DNA was extracted from the infected cell pellets using a QIAamp Viral DNA mini kit (Qiagen, Valencia, CA), resuspended in 100 μl of 10 mM Tris buffer containing 1 mM EDTA, and used as a template to amplify env fragments. To amplify the 2.2 kb fragment that spans the env region deleted from the pNL4-3-ΔectoENV-lucR vector and also containing 147 bp (N-terminal) and 258 bp (C-terminal) extensions to allow homologous recombination with this vector, reactions (50 μl) contained 2 μl DNA, 200 μM each dNTPs, 1.5 mM Mg2+, 0.5 μM each oligonucleotides E5 (5'-GTCTATTATGGGGTACCTGTGTGGA) and FuB (5'-GGTGGTAGCTGAAGAGGCACAGG), 1U Phusion hot start DNA polymerase (Finnzymes, Espoo, Finland), and 1X Phusion HF reaction buffer. Cycling conditions were as follows: 98°C for 30 sec, followed by 5 cycles at 98°C for 5 sec, 72°C for 5 sec and 72°C for 90 sec each; 5 cycles at 98°C for 5 sec, 70°C for 5 sec and 72°C for 90 sec each; 30 cycles at 98°C for 5 sec, 68°C for 20 sec and 72°C for 90 sec each; with a final step at 72°C for 10 min. PCR products were purified by QIAquick PCR Purification Kit (Qiagen). Aliquots of the purified DNA was electrophoresed into agarose gels and stained with ethidium bromide to verifiy that a single band of appropriate size had been amplified and to permit quantification of the product. The 2.6 kb fragment that spans the env region deleted from the pNL4-3-ΔENV-lucR vector and also comprises 143 bp (N-terminal) and 104 bp (C-terminal) extensions to allow homologous recombination with this vector was amplified using similar conditions, except that oligonucleotides EB1 (5'GAAAGAGCAGAAGACAGTGGCAATGA) and EB2 (5'-ACTTGCCACCCATCTTATAGCAAA) were used, and cycling conditions were: 98°C for 30 sec, followed by 40 cycles at 98°C for 5 sec, 70°C for 20 sec and 72°C for 90 sec each; and a final step at 72°C for 10 min.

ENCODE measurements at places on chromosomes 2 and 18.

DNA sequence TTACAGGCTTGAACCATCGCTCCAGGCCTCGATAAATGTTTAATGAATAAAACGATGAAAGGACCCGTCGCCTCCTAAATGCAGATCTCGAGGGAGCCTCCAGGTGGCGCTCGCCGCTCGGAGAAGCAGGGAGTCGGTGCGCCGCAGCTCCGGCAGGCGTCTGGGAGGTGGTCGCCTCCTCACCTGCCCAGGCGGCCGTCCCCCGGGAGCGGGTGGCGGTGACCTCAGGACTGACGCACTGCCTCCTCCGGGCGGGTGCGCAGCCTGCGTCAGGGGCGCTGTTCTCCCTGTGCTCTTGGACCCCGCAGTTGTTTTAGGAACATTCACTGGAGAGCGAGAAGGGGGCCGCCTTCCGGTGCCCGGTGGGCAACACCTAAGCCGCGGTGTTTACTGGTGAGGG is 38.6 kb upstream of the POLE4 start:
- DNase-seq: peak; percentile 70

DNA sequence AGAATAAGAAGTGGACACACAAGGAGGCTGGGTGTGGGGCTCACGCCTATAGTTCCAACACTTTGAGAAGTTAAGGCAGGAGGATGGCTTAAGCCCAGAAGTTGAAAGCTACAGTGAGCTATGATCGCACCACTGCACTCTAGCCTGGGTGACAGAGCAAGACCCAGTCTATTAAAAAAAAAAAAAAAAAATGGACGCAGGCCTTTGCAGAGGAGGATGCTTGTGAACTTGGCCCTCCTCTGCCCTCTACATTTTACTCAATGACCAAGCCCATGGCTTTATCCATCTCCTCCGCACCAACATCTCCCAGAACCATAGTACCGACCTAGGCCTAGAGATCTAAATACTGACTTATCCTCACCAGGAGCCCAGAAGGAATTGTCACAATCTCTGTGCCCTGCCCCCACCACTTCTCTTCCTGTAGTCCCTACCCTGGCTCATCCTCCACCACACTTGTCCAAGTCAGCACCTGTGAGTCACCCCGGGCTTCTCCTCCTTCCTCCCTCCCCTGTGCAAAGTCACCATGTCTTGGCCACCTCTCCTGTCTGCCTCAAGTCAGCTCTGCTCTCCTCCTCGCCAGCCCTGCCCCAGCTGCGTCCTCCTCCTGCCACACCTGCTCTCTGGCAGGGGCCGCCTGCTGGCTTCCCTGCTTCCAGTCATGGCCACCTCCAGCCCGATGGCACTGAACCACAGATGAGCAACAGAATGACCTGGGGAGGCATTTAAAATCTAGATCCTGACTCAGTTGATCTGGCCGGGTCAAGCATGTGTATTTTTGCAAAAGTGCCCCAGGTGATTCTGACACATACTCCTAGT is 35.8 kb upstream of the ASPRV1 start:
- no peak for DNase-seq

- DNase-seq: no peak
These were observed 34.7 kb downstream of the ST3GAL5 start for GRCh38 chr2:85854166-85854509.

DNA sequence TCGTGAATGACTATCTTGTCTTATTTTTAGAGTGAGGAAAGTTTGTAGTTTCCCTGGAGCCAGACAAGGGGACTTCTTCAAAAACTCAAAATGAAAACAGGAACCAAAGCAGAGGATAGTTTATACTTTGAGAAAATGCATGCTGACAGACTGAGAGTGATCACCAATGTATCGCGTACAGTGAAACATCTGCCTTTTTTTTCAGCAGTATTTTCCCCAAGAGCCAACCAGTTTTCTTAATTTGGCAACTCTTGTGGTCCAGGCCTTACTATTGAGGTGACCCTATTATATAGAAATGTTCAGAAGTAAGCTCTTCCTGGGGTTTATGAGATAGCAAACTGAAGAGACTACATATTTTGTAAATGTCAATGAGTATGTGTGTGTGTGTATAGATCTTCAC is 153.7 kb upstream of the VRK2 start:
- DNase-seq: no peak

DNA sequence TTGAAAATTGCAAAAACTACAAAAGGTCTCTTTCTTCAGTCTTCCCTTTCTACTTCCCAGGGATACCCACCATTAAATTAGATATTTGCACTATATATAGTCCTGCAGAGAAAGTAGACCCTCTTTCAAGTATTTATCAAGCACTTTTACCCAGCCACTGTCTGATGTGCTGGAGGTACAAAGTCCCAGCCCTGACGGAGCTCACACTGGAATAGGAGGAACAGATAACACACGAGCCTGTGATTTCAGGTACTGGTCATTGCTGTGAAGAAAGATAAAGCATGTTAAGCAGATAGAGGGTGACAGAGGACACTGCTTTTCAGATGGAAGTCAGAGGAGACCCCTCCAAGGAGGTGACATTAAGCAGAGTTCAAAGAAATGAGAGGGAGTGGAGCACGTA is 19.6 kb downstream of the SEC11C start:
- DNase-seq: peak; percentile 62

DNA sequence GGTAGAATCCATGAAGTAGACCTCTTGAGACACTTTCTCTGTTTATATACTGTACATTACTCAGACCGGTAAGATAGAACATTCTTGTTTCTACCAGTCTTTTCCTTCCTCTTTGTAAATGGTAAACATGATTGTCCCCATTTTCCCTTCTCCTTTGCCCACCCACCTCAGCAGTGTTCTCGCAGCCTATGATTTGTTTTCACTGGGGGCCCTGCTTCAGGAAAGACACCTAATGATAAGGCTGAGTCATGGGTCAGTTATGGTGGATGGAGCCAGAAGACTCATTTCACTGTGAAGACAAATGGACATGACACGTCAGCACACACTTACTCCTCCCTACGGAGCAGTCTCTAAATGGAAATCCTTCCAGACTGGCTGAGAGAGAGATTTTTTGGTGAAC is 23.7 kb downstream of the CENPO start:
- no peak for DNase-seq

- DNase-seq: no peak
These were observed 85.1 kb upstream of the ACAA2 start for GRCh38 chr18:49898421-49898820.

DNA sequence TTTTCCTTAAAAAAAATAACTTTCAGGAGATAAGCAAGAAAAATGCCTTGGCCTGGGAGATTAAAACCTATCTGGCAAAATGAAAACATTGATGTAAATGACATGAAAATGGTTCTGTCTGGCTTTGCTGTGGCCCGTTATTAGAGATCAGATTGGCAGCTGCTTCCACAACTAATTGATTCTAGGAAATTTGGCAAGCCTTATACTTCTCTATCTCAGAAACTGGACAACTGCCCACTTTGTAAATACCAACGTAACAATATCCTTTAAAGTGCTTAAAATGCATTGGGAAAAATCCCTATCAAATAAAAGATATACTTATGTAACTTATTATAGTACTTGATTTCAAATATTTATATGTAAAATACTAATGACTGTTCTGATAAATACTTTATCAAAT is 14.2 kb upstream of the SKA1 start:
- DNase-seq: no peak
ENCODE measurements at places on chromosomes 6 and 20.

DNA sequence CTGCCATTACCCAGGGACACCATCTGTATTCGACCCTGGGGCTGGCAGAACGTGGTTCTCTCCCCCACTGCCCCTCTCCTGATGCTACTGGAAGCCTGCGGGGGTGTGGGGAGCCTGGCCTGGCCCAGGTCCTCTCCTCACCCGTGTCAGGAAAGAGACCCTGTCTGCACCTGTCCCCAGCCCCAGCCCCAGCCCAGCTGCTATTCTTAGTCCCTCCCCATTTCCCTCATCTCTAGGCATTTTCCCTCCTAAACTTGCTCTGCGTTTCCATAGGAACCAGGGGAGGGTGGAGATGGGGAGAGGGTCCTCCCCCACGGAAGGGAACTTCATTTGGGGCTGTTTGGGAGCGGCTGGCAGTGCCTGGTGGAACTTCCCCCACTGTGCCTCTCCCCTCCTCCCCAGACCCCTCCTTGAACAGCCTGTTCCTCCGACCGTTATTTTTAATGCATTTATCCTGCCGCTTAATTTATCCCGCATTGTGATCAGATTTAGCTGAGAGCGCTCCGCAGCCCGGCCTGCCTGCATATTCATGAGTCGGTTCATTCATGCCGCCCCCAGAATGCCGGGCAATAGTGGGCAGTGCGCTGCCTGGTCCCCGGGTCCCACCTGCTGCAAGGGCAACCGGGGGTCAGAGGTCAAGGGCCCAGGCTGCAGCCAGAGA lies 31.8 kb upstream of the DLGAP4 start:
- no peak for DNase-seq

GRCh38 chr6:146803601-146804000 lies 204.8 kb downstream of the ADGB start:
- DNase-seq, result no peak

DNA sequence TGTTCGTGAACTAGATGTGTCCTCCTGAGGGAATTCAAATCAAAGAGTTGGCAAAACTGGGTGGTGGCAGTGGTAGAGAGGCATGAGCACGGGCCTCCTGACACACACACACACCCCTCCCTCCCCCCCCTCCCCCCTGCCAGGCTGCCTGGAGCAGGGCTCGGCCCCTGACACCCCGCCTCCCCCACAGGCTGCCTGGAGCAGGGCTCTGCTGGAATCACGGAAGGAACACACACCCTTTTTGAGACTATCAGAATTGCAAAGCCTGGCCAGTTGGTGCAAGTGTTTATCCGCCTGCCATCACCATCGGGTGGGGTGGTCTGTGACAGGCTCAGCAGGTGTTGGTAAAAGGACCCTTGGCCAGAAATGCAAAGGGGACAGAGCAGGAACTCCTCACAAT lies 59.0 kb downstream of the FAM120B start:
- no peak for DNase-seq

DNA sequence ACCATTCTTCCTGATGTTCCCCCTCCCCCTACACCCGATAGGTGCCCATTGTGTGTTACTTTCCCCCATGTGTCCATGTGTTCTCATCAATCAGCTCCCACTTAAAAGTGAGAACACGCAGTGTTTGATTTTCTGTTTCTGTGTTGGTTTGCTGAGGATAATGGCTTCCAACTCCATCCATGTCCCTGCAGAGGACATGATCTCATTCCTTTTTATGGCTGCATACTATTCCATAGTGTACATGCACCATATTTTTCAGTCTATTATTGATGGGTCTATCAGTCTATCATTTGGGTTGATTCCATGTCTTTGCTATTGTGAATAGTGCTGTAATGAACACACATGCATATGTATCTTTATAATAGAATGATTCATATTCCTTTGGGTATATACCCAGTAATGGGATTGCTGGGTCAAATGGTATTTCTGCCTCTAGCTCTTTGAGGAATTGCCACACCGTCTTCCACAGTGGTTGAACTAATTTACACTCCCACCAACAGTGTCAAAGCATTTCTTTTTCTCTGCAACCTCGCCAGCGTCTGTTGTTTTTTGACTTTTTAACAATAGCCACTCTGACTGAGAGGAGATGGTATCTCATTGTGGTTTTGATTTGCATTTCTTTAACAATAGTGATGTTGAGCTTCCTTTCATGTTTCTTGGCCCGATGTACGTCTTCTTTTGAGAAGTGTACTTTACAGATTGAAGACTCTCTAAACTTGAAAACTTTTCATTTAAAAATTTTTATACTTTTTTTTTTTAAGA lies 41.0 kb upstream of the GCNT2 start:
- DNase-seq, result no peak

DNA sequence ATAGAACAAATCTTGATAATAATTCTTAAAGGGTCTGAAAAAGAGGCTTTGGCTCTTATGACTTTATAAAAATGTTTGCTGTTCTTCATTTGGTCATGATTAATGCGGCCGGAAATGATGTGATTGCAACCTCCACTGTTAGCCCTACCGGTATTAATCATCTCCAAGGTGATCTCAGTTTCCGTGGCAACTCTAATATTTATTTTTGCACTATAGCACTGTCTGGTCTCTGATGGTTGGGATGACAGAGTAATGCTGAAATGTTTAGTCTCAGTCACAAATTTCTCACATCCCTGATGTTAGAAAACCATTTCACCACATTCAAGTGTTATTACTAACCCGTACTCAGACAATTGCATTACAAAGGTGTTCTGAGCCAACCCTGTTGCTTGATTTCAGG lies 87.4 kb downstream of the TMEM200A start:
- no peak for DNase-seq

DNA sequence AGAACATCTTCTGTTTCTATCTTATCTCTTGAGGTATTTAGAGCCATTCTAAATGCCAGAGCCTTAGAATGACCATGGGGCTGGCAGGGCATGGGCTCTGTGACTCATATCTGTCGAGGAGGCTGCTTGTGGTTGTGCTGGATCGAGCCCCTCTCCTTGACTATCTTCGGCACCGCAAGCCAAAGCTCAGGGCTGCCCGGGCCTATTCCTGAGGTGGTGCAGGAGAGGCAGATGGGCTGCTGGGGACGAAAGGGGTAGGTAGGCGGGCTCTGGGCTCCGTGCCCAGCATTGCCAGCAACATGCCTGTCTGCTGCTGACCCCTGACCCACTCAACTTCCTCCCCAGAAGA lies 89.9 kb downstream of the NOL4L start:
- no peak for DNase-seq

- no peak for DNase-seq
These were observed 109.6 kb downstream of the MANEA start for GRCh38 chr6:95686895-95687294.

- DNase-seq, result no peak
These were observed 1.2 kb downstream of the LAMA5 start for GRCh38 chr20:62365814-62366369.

To amplify env sequences present in plasma, RNA was isolated from plasma using a QIAamp RNA Blood Mini Kit (Qiagen), and cDNA was synthesized using SuperScript III reverse transcriptase (Invitrogen, Carlsbad, CA) and random hexamer primers. Env sequences were amplified in a single reaction using the protocol described above.

Cell culture

293T cells and U373-CD4 cells were cultured in Dulbecco's modified Eagle medium supplemented with 10% fetal calf serum, 100 U/ml penicillin G and 100 μg/ml streptomycin (complete medium). MT4-R5 cells were cultured in similarly supplemented RPMI-1640 medium. For U373-CD4 cells stably expressing CCR5 or CXCR4 [64], medium also contained 10 μg/ml puromycin and 100 μg/ml hygromycin B.

Production of recombinant viruses

The techniques used to produce recombinant viruses have previously been described [34,65,66]. Briefly, 293T cells that had been grown to 80% confluency in T25 flasks were co-transfected with 8 μg of MluI-linearized pNL4-3-ΔectoENV-lucR vector (or NheI-linearized pNL4-3-ΔENV-lucR vector) and 1 μg of the corresponding PCR product using the calcium phosphate precipitation method, and cultured in 3 ml of complete medium. After 18 h, cells were washed with phosphate-buffered saline (PBS) and culture medium was replaced. Forty-four h after transfection culture medium was recovered and centrifuged (800 xg; 10 min), and p24 antigen present in the supernatant was measured using an enzyme-linked immunosorbent assay (Innotest HIV antigen mAB, Innogenetics, Gent, Belgium).

Evaluation of viral infectivity